If you have ever wondered what discipleship looks like, especially when the learning and doing are joined in a way that exemplifies the pattern set by Jesus in the New Testament, then investigate how the OM Africa Trek brings the two together and changes lives.
From September to December 2011, a group of 23 young adults from nine nations took part in a three-month travelling discipleship programme, during which they ministered in southern African countries—South Africa, Namibia, Zambia and Botswana—while going through the process of becoming more like Christ.
These are a few of their stories:
“When I sat down alone in front of that man, I didn´t know what to say to him,” said Kasey (USA). “I just told him that it was going to be very tough, but also that he must decide to go all the way to the end, trusting God to give him the much-needed strength to finish his complete recovery.”
Kasey and the other participants of the Africa Trek had volunteered from the 4-9 October at the Aardklop Arts Festival (Earthbeat Arts Festival) in Potchefstroom, South Africa, where they distributed coffee and had conversations with many attending the festival.
André, a homeless alcoholic, was one of these.
As Kasey and others started talking to him, he displayed the bottles of alcohol lining his coat pockets. He also showed them the rough wooden cross he carried with him—the name of Jesus was written on it beside his own name.
The team prayed for André, who responded with conviction. With tears in his eyes, André said, “I´ll do it this time; with your help, I´ll do it!”
A few local believers stepped in to help lead André on a path of spiritual recovery.
For the Africa Trek team on the way to Namibia from South Africa, it was only another stop at a petrol station, about an hour's drive from the border in the semi-desert Kalahari region. Yet for one person, the stopover made an eternal difference.
As the bus came to a halt, a homeless man approached the group. “Can you help me, please? It’s not money that I want...”
At first Carlos (Colombia), ignored him and went into a small nearby grocery store. However, Samuel (USA) started a conversation with the man. A while later, Carlos came out of the shop and saw Samuel talking to the man and joined them.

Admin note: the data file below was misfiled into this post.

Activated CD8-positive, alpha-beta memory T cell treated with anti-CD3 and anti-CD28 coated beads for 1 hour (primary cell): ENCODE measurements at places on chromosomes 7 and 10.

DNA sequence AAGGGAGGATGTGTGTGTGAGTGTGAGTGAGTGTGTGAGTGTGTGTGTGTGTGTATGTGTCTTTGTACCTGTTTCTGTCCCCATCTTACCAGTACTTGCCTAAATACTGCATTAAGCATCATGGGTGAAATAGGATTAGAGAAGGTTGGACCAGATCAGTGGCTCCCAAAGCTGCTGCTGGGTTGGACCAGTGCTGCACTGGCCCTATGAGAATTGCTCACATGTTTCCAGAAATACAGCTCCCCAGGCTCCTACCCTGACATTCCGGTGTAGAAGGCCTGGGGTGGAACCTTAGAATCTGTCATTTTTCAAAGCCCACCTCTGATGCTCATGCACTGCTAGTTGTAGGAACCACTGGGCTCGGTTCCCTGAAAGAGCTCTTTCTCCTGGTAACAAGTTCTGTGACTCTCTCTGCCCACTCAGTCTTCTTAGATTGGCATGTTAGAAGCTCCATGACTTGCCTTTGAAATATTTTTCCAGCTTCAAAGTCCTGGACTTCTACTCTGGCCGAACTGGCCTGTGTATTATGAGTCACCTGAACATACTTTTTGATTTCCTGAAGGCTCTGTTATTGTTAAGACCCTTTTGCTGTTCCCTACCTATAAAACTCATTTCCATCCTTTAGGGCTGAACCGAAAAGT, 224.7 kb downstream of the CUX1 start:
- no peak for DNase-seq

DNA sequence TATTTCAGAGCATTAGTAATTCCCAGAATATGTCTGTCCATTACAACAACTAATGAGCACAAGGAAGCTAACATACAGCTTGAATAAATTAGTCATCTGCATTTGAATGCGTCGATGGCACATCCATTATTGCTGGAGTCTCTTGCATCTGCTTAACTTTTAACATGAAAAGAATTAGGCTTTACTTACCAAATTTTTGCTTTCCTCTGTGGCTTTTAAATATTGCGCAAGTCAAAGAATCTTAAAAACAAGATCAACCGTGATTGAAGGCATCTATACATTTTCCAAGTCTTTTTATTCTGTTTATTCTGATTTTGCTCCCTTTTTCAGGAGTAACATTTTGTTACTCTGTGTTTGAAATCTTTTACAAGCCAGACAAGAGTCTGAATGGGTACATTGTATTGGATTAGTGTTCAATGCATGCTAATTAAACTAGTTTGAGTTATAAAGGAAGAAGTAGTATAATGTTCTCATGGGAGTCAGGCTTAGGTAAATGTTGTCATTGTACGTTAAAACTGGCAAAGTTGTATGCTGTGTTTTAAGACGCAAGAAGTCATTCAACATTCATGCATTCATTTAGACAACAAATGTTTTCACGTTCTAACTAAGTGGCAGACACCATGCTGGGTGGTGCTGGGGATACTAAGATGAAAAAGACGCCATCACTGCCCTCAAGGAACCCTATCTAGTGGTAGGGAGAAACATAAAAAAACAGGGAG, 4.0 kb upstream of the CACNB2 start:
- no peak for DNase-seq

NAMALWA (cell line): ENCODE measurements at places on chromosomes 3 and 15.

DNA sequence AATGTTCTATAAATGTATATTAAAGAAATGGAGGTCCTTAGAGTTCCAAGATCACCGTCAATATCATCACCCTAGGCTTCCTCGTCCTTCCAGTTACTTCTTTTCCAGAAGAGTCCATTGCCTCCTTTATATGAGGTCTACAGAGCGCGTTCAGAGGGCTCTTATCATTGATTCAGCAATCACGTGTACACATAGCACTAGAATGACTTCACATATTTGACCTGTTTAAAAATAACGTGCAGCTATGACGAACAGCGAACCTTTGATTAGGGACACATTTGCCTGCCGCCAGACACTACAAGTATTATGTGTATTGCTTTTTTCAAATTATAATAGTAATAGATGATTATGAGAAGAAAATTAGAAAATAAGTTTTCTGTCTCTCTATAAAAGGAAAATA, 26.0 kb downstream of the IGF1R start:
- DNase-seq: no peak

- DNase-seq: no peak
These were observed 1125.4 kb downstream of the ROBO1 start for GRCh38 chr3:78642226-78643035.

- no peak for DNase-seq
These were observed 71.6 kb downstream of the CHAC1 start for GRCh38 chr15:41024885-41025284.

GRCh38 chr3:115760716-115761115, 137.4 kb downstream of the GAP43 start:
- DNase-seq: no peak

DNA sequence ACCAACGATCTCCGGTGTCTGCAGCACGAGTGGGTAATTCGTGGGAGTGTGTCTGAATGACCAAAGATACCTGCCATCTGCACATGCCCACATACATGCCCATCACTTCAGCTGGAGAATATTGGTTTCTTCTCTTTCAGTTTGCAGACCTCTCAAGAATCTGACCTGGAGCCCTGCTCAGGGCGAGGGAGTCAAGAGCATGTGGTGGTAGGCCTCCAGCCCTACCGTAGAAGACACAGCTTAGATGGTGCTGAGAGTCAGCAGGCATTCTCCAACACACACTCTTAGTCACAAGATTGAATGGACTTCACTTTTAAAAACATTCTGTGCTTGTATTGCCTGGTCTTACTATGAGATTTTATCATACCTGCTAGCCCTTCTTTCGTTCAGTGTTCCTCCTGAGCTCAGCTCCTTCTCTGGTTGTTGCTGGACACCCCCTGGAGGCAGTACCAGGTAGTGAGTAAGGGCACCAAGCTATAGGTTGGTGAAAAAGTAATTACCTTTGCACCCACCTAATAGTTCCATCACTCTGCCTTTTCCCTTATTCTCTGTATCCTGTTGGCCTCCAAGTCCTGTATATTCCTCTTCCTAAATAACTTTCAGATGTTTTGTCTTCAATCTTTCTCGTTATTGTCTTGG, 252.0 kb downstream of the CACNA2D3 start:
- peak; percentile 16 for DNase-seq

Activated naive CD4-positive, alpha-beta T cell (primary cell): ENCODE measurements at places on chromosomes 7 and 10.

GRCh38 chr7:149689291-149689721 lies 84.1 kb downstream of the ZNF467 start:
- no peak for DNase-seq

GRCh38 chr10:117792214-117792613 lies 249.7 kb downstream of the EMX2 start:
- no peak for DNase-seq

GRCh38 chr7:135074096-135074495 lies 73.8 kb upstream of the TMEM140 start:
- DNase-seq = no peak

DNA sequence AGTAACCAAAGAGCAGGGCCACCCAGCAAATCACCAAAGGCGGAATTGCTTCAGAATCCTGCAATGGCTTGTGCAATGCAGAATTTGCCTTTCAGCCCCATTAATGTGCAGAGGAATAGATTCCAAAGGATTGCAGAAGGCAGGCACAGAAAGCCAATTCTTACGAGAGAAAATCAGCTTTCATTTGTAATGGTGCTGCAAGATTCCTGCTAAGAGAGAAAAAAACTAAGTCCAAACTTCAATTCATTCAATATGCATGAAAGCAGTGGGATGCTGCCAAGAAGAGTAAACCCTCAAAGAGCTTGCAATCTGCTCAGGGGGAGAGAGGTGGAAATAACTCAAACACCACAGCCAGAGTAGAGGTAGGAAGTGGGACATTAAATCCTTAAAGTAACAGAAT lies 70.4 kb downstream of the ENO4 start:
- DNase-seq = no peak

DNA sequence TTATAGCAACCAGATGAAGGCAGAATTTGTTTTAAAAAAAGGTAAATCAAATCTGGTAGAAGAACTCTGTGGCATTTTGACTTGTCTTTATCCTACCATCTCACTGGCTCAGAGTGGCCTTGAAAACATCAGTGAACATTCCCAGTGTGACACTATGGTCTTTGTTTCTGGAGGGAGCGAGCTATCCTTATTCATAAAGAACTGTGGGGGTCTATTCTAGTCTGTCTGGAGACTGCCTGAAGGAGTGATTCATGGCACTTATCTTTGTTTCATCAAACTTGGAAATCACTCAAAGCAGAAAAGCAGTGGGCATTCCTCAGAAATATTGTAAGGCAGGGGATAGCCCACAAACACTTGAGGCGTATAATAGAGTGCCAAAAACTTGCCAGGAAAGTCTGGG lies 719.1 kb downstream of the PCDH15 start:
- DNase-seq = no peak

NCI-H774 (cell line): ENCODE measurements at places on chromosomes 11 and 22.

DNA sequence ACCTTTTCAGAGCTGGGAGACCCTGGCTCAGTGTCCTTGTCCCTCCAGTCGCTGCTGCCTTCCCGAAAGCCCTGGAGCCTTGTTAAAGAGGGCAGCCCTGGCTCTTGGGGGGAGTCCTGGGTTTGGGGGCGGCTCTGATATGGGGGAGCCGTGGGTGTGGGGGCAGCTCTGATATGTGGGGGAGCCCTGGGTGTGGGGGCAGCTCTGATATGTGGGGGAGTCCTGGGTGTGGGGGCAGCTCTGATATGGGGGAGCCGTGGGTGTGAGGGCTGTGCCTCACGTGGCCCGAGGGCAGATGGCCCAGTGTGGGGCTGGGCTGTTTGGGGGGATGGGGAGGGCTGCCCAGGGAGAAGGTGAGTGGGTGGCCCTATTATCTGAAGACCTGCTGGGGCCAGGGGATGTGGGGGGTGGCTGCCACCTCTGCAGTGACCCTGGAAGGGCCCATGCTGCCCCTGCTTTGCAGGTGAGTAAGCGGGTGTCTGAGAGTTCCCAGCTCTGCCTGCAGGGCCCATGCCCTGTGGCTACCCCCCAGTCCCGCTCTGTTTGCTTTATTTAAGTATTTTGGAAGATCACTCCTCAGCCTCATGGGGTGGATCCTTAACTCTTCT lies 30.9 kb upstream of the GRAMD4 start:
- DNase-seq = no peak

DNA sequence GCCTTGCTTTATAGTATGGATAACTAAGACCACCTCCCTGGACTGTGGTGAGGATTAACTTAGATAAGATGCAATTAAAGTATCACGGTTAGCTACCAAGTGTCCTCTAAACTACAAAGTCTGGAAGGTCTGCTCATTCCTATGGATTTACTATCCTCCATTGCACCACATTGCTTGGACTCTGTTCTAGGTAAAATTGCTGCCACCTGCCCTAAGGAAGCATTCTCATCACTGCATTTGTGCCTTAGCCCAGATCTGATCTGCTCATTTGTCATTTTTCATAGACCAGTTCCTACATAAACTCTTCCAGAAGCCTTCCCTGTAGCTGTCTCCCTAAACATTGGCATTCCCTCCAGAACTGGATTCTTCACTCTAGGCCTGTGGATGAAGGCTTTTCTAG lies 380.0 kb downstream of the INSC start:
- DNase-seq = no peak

Carlos and Samuel learnt that Gerrit was originally from Namibia. He had spent 10 years in prison in South Africa for alcohol-related crimes. Though he knew the Lord, he had backslidden and lost his family in the process.
“You are different,” said Gerrit. “Do you know God? Are you Christians?” Carlos returned the question: “Do you know Jesus?”
They prayed with Gerrit, who asked Jesus for a new opportunity. They suggested that he look for a church and offer to work there in exchange for accommodation and food.
“I remembered a line from an old Latin American song: "Life is eternal in five minutes ...’” said Carlos. “As we met with Gerrit in the most unexpected of places, God had once again opened the gates of eternity.”
She was a bundle of bones and skin, curled up and covered by a chitenge, a Zambian cloth, on the front porch of her family´s hut. She could not speak, but Ega smiled widely and grunted with excitement as she saw the trekking group come towards her. She tried to express herself as much as she could by moving her arms and legs.
As a child, Ega had contracted Yellow Fever. Lack of proper treatment due to the family’s extreme poverty had led to her present condition. There she lay—as she had done for 30 years—on a hill by the shores of Lake Tanganyika in the town of Mpulungu, Zambia.
The first to approach her was Abby (USA), who crouched down, smiled widely and touched her hands and head, saying, “She is beautiful. She is so beautiful!”
OM Lake Tanganyika Director Christopher Kasale asked Abby to pray for Ega. She did so. When the team left, Ega was still laying on the porch the way she had when they approached; however, she now had a new spark of joy in her eyes.
Christopher has prayed several times for her complete healing and still believes he will live to see it. Ega’s community helps her and her elderly mother with daily chores and the necessities for survival.
Participant Abdul Bundu Conteh (Sierra Leone), known to all as ABC, saw his best friend drown when he was eight years old. Since then, he has been afraid of water.
During the Africa Trek, ABC saw how at ease the other team members were in water and how many could swim. So he set himself the challenge of learning how to swim, and team members gave him basic lessons during the trek.
One day at the OM base in Mpulungu, Zambia, he was floating and doggy-paddling his way through the waters of Lake Tanganyika when a lady approached. Nuamwa* asked ABC a few questions and the conversation turned to deeper issues.
ABC realised that she and her family were not believers and so he shared the gospel with her. Standing on the bank of the lake, Nuamwa committed her life to the Lord! ABC introduced her to the team leader in Mpulungu. She enquired more about Jesus and the gospel, and one leader told her, “You can continue to be the light right where you are in your family.”
Although the Africa Trek ended in December, many of the participants have continued to be involved in God´s work in Africa. Some will join the staff of OM Africa to help prepare for future Africa Treks. For more information about the Africa Trek, visit the blog at http://omafrica.org/the-blog.